Lyttleton Ballard was commissioned as an Ensign in the US Navy on November 24, 1941. At the time both the Army and Navy were trying hard to recruit people with radio experience because of the introduction of radar. Lyttleton was well qualified having earned a college degree in electrical engineering and having been an amateur radio operator since 1931. In 1942, after training at Bowden College on fundamentals of ultra-high frequencies he went on to more advanced training at Massachusetts Institute of Technology on radar. Graduates were assigned to ships and navy bases throughout the world and Lyttleton’s assignment was to Patrol Wing Four in the Aleutian Islands.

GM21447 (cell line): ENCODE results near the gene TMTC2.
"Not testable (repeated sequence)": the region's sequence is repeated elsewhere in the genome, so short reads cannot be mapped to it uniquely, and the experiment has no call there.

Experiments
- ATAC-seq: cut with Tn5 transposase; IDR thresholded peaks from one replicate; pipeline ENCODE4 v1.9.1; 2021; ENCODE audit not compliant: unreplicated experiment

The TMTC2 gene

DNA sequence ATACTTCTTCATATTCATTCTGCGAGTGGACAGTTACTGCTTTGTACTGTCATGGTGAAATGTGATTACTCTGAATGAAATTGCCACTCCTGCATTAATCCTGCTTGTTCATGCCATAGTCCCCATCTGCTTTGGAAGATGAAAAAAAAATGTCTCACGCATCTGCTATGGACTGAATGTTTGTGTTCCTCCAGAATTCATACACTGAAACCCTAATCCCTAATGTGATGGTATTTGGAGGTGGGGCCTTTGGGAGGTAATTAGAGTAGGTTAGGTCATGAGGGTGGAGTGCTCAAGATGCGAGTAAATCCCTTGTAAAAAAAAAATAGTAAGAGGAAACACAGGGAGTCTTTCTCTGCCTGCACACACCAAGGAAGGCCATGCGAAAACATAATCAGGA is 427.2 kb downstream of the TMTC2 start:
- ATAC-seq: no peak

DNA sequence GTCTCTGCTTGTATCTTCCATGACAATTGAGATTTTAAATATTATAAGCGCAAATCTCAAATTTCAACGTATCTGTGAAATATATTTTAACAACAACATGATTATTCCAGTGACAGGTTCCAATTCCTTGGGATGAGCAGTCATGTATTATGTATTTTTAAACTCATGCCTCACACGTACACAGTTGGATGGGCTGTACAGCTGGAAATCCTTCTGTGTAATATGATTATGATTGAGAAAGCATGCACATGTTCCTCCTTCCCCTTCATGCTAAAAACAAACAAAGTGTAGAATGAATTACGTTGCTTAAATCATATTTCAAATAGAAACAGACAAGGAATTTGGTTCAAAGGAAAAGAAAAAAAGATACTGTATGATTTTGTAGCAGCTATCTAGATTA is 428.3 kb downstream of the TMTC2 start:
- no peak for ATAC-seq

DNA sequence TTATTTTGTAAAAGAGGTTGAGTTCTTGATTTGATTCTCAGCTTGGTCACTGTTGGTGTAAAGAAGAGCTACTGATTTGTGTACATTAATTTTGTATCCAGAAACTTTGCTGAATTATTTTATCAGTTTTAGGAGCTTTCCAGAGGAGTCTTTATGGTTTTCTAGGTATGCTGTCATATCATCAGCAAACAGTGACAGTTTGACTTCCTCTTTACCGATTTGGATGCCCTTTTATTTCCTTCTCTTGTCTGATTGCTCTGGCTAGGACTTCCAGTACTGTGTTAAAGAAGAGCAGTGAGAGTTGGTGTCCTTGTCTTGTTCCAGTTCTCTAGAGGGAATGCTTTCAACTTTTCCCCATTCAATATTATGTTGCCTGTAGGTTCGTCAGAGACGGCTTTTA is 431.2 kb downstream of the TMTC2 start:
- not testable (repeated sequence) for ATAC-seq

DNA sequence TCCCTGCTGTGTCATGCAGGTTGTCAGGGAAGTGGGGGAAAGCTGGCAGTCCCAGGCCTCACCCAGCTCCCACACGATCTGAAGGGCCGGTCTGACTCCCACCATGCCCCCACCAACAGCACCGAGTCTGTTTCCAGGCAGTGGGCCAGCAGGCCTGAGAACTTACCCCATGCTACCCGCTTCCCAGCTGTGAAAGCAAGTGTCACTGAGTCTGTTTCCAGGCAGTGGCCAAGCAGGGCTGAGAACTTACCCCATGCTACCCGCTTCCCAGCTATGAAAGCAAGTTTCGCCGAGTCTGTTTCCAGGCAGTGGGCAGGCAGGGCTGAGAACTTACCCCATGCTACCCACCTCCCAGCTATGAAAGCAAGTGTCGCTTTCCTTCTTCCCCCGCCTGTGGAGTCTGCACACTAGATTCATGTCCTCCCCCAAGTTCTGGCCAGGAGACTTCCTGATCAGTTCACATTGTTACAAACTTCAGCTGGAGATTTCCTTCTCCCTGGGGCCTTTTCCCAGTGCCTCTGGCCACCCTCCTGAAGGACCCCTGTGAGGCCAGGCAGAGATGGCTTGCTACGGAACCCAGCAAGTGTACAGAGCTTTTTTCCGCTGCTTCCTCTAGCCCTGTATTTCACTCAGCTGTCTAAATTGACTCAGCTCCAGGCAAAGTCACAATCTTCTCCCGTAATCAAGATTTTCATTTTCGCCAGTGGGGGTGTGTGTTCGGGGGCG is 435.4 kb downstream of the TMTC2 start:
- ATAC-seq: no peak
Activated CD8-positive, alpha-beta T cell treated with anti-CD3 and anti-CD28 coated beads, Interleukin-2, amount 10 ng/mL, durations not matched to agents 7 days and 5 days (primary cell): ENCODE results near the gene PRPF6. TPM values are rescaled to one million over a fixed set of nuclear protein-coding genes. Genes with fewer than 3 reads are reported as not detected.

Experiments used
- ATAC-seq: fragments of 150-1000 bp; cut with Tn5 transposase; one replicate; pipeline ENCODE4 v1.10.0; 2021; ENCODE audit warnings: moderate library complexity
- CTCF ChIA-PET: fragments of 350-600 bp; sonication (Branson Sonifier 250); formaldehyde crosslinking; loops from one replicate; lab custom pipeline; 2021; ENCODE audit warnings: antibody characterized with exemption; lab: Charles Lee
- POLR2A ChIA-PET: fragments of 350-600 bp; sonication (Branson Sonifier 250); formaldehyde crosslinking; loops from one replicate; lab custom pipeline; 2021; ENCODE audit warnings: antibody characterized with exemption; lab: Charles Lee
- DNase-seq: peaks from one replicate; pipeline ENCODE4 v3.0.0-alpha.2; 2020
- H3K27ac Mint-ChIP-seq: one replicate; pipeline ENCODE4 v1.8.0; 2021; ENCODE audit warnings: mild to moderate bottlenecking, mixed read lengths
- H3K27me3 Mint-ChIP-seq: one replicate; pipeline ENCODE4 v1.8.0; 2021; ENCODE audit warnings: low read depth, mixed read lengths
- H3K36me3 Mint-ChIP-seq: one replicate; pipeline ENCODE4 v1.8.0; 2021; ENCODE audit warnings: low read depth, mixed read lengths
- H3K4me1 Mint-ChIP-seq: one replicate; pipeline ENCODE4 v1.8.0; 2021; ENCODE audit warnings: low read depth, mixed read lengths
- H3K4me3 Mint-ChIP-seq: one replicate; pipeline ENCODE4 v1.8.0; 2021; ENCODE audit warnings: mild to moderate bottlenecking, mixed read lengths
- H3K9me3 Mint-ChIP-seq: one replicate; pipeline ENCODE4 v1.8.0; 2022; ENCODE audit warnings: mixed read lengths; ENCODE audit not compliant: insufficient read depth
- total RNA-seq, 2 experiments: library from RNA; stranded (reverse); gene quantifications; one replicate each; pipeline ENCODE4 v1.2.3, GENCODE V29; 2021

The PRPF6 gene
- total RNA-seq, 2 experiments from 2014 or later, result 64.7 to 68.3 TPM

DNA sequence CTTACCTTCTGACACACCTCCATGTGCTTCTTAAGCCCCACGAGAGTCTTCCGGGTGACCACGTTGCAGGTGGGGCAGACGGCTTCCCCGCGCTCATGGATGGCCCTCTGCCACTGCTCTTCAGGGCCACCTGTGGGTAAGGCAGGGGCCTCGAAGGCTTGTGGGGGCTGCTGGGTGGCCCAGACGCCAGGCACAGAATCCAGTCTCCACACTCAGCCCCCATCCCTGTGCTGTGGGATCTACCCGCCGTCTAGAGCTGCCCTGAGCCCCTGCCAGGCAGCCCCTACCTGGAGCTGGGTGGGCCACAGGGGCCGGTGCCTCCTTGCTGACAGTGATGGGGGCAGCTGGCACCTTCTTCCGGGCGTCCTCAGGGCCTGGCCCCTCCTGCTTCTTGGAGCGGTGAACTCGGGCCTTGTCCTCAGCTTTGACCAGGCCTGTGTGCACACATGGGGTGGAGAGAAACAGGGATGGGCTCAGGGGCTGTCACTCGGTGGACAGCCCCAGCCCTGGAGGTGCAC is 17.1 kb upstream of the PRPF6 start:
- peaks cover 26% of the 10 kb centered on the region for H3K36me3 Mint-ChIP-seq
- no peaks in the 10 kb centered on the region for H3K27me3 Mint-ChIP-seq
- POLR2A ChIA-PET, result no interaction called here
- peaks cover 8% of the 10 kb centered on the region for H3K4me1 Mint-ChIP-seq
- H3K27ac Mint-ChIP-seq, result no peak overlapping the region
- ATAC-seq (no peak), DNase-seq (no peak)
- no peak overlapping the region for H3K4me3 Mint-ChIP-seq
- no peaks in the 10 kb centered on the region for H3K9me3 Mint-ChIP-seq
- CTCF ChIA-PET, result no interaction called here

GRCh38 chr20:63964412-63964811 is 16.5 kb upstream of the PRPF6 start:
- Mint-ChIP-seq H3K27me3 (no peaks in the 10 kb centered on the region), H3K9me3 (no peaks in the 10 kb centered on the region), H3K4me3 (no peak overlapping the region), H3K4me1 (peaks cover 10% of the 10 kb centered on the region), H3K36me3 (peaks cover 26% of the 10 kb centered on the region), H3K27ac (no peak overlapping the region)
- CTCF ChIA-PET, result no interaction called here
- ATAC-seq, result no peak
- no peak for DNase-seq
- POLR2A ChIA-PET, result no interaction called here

Lyttleton’s primary responsibility was to maintain the repair search radar sets installed in the PBY aircraft. He serviced all squadrons in PatWing Four between August 1942 and December 1943 proceeding from island to island in advance of the squadrons movements. His work was greatly appreciated and he received a letter of commendation for his service from Commodore Gehres. Photos, some memorabilia saved from the war and an interesting letter received some two years after it was mailed provide insights into the experiences of Lyttleton Ballard during WWII.
Did You Know?
At Dutch Harbor, some Marines enjoyed the Bachelor Officers Quarters (BOQ) of the Naval Operating Base. The BOQ was the officers' club, holding a long bar, nice lounge area and fire place. In the center of the floor laid a terrazzo symbol of the Alaskan Sector Command (ALSEC). This terrazzo symbol was designed by Armand Rizan, and was laid in 1943. Today, it is located at the Museum of the Aleutians.